# TON and TOF Differences

### Introduction of TON and TOF Differences

There are several TON and TOF Differences that you need to be aware of. In summary, the TON delays the DN bit from turning ON. The TOF Instruction delays the DN Bit from shutting off.

### The TON Instruction

By far, the TON instruction is probably the most widely used instruction. It is also the easiest to understand. As an illustration, here is what the TON Instruction looks like in ladder logic.

When the rung goes true, the timer will start timing. As can be seen, the accumulated value is increasing.

Once the accumulated value reaches the preset, the timer is done. The DN (Done) bit goes true, and the light will energize.

When you shut off the switch, the timer effectively resets. The DN bit shuts off, and the light will shut off.

Practical uses for the TON instruction include alarm delays. For example, we need to prove an alarm condition is true for a certain amount of time before generating an actual alarm. This would eliminate many nuisance alarms. Another example is a conveyor system. Maybe you need to blow an alarm for a few seconds before the conveyor actually starts.

### The TOF instruction

By comparison, TOF instruction works much differently. When the TOF instruction goes true, the DN (Done) bit goes true instantly. After the TOF goes false, the DN bit shuts off later.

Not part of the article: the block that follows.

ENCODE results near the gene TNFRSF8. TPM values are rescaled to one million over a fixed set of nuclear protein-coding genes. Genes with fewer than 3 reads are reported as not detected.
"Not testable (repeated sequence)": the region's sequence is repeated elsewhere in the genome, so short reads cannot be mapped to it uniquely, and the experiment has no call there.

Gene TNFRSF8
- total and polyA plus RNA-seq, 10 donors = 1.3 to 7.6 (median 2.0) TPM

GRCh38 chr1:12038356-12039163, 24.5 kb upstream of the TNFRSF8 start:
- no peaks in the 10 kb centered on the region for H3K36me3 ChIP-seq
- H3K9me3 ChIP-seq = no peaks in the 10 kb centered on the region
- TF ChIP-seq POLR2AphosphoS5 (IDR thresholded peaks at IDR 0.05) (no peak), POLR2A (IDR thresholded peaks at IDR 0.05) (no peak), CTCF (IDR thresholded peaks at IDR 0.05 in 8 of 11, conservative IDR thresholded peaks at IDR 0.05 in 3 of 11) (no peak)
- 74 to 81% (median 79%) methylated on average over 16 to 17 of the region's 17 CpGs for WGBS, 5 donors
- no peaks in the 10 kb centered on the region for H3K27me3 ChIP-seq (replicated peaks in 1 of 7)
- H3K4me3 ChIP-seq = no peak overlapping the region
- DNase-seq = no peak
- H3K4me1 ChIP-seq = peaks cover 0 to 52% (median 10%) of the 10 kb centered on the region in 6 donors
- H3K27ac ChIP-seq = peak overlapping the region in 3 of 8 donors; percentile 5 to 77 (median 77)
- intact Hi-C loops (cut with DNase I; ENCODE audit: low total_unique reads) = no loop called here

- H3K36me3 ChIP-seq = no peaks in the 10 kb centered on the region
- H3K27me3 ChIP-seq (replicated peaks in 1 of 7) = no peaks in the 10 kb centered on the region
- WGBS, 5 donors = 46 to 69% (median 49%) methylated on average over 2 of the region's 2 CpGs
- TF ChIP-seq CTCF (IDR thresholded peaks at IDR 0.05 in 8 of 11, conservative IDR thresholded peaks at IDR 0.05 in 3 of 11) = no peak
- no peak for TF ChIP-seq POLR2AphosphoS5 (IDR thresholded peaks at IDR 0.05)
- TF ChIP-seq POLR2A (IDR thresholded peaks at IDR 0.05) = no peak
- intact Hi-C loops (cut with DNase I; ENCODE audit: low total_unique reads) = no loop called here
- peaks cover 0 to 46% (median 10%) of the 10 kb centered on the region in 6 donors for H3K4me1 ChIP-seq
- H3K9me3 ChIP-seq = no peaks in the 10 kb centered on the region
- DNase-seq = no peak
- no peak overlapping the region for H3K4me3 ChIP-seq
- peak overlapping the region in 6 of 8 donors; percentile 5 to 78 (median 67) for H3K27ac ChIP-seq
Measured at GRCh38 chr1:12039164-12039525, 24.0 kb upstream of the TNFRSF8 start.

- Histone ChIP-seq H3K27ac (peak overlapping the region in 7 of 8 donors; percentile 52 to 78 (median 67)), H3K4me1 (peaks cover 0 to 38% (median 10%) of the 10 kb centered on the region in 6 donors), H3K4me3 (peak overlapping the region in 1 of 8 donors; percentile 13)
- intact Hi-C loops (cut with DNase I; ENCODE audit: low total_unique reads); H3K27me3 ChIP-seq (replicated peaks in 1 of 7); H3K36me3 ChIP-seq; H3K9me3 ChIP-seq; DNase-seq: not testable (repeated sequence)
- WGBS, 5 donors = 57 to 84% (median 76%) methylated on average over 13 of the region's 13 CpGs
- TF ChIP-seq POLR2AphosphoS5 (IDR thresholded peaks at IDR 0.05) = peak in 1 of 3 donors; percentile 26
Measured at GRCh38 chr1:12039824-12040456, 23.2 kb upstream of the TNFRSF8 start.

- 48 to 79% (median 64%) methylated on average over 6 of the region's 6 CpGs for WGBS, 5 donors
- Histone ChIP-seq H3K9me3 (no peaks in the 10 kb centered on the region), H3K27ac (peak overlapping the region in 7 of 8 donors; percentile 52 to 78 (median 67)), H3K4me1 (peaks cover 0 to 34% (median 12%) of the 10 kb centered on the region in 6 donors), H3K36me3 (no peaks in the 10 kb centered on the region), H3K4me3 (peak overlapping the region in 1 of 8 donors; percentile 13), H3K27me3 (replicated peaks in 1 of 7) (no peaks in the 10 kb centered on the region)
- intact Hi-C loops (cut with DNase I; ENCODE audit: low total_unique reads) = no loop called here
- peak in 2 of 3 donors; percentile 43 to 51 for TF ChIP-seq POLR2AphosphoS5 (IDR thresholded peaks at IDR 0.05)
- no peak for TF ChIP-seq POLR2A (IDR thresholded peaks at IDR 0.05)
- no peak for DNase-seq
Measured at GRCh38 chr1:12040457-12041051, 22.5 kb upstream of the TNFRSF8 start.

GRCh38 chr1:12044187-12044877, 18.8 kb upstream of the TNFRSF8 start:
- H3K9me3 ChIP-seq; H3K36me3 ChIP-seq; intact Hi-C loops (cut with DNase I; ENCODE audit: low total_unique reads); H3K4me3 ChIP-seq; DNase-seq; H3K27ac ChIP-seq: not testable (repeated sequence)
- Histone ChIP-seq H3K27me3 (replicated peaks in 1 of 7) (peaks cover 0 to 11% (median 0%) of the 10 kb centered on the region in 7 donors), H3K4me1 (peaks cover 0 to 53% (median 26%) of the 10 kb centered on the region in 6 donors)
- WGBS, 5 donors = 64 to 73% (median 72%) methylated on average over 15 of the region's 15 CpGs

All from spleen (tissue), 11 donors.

Let’s take a look at a TOF instruction in logic. In this example, we have a Main Motor and a Blower Motor. When the Main Motor is running, we need the Blower Motor to run also. When the Main Motor shuts off, the Blower Motor will shut off 10 seconds later.

To begin, if the MotorStart bit is false, neither the MainMotor, nor the BlowerMotor are energized.

Once the MotorStart bit goes true, notice the timer does not start to time. The MainMotor and BlowerMotor goes true. Notice that both the Enable (EN) and Done (DN) bits are both true.

Next, we will shut off the MotorStart bit. The timer begins to run. As you can see, the Enable bit drops out immediately. Therefore the Main Motor stops. The DN is still true. The Blower is still running!

Once the timer reaches 10 seconds (10,000 ms), the DN bit shuts off. Therefore, the blower stops.

You can use a RES (reset) instruction for the TON. However, it is bad programming practice to use a RES on a TOF. This is confusing, and can lead to unpredictable operation.

Other practical examples of TOF usage include a conveyor system. You may want to run product off of a conveyor before shutting it down. In a blower system, you might blow a line clear before shutting off a blower. Another example is for a post lube system that continues to run once you shut off your equipment.

### Summary

Use the TON when you need to delay an event from starting. Use the TOF when you want to delay an event from stopping. Always create a new tag for each timer used in logic. It’s also important to remember the preset values are entered in Milliseconds. If you need 5 minutes on a timer, your preset will be 300000.

Visit the ControlLogix timers post for more detailed information on using timers!

— Ricky Bryce